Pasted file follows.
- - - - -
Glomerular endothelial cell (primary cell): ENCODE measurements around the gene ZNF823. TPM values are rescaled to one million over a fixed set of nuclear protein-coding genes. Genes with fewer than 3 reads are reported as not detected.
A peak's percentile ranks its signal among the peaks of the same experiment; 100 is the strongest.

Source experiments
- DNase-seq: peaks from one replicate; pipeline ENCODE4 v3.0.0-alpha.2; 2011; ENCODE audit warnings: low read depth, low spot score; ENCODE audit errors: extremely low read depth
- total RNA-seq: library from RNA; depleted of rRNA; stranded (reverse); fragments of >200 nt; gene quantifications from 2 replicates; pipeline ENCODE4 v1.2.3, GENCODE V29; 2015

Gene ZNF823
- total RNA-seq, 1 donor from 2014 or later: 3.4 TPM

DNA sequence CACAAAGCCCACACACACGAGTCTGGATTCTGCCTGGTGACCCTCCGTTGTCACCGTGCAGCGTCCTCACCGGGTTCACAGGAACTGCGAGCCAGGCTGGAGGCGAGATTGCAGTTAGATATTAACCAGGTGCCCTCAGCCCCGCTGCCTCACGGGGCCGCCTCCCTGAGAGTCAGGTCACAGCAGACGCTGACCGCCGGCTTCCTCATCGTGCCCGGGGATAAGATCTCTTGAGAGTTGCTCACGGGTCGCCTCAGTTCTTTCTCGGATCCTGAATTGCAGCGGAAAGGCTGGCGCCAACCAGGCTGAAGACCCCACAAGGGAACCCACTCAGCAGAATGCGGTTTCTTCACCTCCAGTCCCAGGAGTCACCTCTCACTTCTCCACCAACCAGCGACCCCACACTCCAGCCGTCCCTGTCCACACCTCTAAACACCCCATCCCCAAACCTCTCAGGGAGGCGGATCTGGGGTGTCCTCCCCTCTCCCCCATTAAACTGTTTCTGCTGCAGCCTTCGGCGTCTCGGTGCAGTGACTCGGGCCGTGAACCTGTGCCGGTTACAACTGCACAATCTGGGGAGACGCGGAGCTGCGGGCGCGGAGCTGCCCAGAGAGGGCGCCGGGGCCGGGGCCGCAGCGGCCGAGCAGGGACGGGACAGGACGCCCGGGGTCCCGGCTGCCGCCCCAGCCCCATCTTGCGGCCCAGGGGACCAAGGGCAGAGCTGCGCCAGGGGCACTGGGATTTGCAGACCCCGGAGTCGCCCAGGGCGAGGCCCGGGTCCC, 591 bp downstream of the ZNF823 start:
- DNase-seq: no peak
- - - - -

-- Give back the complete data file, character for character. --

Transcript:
Glomerular endothelial cell (primary cell): ENCODE measurements around the gene ZNF823. TPM values are rescaled to one million over a fixed set of nuclear protein-coding genes. Genes with fewer than 3 reads are reported as not detected.
A peak's percentile ranks its signal among the peaks of the same experiment; 100 is the strongest.

Source experiments
- DNase-seq: peaks from one replicate; pipeline ENCODE4 v3.0.0-alpha.2; 2011; ENCODE audit warnings: low read depth, low spot score; ENCODE audit errors: extremely low read depth
- total RNA-seq: library from RNA; depleted of rRNA; stranded (reverse); fragments of >200 nt; gene quantifications from 2 replicates; pipeline ENCODE4 v1.2.3, GENCODE V29; 2015

Gene ZNF823
- total RNA-seq, 1 donor from 2014 or later: 3.4 TPM

DNA sequence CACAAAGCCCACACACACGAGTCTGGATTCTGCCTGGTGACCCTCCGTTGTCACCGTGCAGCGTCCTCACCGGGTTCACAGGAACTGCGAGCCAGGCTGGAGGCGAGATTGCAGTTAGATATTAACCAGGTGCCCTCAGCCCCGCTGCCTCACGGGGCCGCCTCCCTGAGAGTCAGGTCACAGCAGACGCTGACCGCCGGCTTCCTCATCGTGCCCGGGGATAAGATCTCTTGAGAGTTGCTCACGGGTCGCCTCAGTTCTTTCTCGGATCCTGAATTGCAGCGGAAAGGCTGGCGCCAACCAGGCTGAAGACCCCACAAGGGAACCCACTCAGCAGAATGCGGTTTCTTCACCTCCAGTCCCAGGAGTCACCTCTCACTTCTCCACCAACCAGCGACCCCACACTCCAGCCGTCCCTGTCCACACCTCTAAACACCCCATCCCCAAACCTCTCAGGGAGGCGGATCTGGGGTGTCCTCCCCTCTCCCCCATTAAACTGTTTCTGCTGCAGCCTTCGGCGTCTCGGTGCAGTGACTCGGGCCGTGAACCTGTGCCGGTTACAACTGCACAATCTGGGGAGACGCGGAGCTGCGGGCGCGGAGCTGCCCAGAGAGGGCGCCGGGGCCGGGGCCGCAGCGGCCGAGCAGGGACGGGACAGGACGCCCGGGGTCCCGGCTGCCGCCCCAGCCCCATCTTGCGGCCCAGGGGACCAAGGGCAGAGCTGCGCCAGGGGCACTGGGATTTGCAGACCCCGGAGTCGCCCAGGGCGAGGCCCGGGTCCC, 591 bp downstream of the ZNF823 start:
- DNase-seq: no peak